Interview with Aleksey Malashenko

Aleksey Malashenko, political analyst from the Moscow based Carnegie Centre, shared his views on the agenda of the upcoming summit of Caspian states in Teheran.

Aleksey Malashenko: I think there are two purposes: an official one, this is the summit of the Caspian states, and an unofficial one, that is the meeting between presidents Putin and Ahmadinejad. So it’s very important.

Russia Today: Do you think there’ll be any progress in the Caspian dialogue? 

A.M.: I don’t believe in the progress of this dialogue because we’ve been waiting for such a progress since 1994 or 1995, and all the time it has been useless. At the same time, there are common points in the positions of Russia and Iran. What does it mean? Both countries recognise that the Caspian Sea is an internal domestic lake. And it’s very important as no one will agree – I mean Tehran and Moscow – that someone from outside, from other oceans and seas will be involved in the issue of the Caspian Sea. This is very important because the rest of the countries like Kazakhstan, Azerbaijan or Turkmenistan don’t agree. They think that on some occasions somebody could be involved in the solution of the questions related to the Caspian policy.

RT: Do you think there will be any agreements on the Bushehr station?

A.M.: I hope so, but it does not mean it will be a final solution. But anyway, I believe that progress in this direction is possible, and we will see some signatures on the conventions concerning the Bushehr station, because it is first of all an economic question. However, at the same time, it is a political question as Russia felt pressure from the outside – from Europe, from the U.S. in particular, for relations in this respect to be limited. But Russia continues to co-operate with Iran, which is ready to accept Russian assistance.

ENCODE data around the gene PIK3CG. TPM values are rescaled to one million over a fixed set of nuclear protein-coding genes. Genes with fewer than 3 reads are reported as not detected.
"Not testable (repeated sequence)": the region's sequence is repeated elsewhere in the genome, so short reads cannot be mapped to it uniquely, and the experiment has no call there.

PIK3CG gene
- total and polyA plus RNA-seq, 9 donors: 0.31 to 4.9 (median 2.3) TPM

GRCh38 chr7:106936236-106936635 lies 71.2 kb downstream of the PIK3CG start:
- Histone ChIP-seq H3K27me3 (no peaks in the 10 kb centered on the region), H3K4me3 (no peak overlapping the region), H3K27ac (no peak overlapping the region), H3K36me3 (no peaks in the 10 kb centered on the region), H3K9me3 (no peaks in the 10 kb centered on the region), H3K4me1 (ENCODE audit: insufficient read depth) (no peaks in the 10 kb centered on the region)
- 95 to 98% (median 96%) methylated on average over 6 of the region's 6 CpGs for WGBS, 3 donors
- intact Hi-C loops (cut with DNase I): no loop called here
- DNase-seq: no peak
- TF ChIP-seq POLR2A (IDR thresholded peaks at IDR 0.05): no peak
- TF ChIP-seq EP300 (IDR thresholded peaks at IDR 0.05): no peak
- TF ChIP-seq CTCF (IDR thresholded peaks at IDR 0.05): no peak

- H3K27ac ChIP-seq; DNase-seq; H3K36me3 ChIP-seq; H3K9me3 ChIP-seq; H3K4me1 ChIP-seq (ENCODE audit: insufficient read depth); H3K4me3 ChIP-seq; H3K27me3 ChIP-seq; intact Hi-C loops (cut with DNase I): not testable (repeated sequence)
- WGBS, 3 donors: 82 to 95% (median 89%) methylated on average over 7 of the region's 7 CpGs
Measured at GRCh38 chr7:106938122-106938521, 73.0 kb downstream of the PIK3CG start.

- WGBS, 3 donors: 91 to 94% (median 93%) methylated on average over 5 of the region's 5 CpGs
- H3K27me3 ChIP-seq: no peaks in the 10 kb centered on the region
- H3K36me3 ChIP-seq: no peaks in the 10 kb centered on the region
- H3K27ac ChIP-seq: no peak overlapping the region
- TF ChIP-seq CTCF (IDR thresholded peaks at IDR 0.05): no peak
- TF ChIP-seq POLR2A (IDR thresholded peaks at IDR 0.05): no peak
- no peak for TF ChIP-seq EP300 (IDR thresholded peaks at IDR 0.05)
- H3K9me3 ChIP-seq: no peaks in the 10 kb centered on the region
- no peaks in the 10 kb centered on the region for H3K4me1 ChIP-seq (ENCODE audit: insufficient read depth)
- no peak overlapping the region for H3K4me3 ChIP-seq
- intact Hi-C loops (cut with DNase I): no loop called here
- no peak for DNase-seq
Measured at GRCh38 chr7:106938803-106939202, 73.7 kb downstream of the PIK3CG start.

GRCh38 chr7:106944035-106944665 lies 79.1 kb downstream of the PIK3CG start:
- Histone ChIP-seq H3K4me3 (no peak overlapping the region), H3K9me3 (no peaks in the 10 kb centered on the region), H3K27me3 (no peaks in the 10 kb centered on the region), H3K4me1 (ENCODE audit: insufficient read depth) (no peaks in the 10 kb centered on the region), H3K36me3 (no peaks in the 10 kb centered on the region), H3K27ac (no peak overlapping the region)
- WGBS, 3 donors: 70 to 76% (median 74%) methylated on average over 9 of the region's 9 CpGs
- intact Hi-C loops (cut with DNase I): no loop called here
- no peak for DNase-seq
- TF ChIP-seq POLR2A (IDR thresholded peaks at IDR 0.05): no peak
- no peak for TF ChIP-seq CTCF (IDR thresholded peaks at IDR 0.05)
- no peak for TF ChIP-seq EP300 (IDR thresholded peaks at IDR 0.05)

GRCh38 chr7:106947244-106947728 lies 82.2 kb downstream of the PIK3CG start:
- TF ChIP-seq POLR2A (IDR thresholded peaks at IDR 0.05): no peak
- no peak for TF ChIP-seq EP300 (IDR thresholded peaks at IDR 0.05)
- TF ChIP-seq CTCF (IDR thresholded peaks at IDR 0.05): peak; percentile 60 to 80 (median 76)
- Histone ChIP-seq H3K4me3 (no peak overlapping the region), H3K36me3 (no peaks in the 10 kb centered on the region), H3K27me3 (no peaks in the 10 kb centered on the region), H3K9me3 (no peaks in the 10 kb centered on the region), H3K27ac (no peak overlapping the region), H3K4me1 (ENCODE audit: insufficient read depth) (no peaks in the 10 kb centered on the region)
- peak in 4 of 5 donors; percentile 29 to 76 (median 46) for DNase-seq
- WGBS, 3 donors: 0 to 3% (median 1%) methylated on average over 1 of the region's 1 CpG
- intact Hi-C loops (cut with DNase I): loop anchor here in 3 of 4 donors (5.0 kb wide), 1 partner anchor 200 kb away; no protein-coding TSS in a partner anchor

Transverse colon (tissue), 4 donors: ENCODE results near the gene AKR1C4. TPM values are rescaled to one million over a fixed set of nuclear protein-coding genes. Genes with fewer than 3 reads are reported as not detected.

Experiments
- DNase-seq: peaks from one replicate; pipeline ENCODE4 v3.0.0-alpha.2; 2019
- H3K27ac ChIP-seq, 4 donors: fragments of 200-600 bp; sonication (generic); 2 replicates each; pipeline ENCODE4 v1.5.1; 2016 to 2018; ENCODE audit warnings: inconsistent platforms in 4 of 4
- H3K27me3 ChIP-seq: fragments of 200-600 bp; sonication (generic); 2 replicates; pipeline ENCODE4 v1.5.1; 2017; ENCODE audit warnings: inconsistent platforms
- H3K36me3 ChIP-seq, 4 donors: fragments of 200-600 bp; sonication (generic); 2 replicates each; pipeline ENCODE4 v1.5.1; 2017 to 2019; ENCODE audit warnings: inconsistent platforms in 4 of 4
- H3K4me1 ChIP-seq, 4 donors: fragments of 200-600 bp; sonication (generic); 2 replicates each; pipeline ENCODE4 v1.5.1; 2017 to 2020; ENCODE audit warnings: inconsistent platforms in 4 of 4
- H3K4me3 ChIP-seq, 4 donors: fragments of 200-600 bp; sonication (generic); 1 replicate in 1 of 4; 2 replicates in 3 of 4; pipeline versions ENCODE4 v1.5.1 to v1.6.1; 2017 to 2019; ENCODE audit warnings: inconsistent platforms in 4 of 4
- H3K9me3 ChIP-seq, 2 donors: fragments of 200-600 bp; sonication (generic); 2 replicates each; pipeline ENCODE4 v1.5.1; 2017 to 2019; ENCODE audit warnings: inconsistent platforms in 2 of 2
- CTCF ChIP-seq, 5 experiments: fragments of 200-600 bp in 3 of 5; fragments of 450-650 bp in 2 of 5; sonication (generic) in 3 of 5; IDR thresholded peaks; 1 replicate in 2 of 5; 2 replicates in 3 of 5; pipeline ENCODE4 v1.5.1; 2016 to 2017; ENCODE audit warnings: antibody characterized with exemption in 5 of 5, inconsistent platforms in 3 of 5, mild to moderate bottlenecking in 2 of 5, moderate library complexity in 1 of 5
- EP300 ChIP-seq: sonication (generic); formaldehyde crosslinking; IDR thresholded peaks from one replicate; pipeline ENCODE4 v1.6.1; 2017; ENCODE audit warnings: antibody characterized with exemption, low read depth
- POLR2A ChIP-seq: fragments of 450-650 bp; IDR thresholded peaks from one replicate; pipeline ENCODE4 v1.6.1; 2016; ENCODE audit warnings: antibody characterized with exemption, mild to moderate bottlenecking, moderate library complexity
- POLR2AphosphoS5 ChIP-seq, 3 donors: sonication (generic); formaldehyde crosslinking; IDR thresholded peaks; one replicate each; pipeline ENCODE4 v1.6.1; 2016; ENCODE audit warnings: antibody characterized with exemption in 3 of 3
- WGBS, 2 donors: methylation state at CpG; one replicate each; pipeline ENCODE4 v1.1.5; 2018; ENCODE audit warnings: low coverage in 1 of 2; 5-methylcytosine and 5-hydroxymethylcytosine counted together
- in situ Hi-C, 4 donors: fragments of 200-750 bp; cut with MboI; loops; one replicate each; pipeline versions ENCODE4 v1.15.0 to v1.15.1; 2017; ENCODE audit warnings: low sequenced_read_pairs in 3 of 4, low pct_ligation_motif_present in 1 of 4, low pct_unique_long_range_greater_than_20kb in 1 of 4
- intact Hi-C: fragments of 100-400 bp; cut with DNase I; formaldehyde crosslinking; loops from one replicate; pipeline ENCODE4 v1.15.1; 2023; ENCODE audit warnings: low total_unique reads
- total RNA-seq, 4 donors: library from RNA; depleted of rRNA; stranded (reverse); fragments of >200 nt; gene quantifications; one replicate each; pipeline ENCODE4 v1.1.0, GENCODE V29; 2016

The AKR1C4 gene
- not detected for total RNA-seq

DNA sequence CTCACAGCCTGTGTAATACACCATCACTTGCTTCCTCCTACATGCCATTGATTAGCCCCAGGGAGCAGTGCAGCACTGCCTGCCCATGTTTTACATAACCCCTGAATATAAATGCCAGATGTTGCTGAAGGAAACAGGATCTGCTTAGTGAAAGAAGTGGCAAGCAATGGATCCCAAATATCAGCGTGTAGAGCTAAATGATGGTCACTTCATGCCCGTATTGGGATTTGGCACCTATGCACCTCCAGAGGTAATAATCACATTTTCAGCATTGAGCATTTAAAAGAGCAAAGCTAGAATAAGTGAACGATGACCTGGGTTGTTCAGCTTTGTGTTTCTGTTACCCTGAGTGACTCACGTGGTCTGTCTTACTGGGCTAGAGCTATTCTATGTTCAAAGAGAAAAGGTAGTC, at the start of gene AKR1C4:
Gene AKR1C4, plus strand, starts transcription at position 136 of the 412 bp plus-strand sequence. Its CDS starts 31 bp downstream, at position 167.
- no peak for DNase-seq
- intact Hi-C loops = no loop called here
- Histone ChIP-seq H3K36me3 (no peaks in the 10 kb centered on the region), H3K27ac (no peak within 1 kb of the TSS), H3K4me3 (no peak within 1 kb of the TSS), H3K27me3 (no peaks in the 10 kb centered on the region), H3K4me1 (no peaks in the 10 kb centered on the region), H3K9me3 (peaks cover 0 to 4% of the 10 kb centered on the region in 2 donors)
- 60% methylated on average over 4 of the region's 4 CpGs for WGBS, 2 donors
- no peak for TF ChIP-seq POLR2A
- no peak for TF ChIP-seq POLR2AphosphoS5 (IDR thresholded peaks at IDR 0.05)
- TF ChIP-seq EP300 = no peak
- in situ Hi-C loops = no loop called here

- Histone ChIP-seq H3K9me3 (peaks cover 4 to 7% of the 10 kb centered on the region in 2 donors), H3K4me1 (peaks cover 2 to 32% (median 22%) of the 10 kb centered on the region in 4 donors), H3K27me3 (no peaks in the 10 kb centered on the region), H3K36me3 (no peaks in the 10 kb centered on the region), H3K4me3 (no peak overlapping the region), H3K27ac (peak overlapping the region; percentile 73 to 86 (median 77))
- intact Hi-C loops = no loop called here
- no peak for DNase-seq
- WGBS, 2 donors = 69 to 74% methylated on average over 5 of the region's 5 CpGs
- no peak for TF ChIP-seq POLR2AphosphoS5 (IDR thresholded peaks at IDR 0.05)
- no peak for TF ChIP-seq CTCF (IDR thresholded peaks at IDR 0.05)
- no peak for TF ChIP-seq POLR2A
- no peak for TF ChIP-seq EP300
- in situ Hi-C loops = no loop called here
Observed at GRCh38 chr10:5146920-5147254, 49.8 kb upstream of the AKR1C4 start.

RT: How crucial is this visit for the Iranian side?

A.M.: It is very important for Tehran, for Mr Ahmadinejad in particular, on the eve of his election, which will take place next year. It shows that indeed behind Iran there two big countries – Russia and China. Despite all contradictions, Moscow continues to support the Iranians in the nuclear programme, and I think that Mr Putin's visit to Tehran will show the stability of Russia's position.

RT: Some experts say that Mr Putin may invite Ahmadinejad to visit Russia.

A.M.: I do not know whether Russia is ready for such a visit. However, Ahmadinejad seems to be ready to go to Moscow at any time.

RT: What can you say about speculation about the alleged assassination plot on Putin?

A.M.: You mentioned speculation, and I share that view. But anyway, whether these are speculations or not, after them Putin looks like a hero who insisted on his visit to Tehran despite all the rumours. As for the reason for this speculation, it is not easy to say, because there are a lot of forces interested in such an idea of an assassination attempt in Iran, and even in Russia and elsewhere.

RT: Is this visit is a kind of a diplomatic show – not one which will lead to significant change in bilateral relations?

A.M.: It is much more as you mentioned – a diplomatic show. It is a pretext to explain to the partners of Russia in Europe and in the Western world, that Moscow carries on with its line in relations with Iran. There is more and more talk in Iran that relations with Russia are strategic ones. Until recently this idea had no confirmation in Moscow, but who knows, maybe we will get this confirmation after Putin's visit to Iran.